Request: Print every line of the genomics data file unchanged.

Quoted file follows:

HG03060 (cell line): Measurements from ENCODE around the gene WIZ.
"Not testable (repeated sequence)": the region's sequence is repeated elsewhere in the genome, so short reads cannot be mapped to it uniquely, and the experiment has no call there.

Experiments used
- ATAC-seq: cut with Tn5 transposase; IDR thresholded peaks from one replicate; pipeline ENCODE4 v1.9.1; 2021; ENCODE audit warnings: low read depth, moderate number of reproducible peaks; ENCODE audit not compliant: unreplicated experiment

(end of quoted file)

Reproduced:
HG03060 (cell line): Measurements from ENCODE around the gene WIZ.
"Not testable (repeated sequence)": the region's sequence is repeated elsewhere in the genome, so short reads cannot be mapped to it uniquely, and the experiment has no call there.

Experiments used
- ATAC-seq: cut with Tn5 transposase; IDR thresholded peaks from one replicate; pipeline ENCODE4 v1.9.1; 2021; ENCODE audit warnings: low read depth, moderate number of reproducible peaks; ENCODE audit not compliant: unreplicated experiment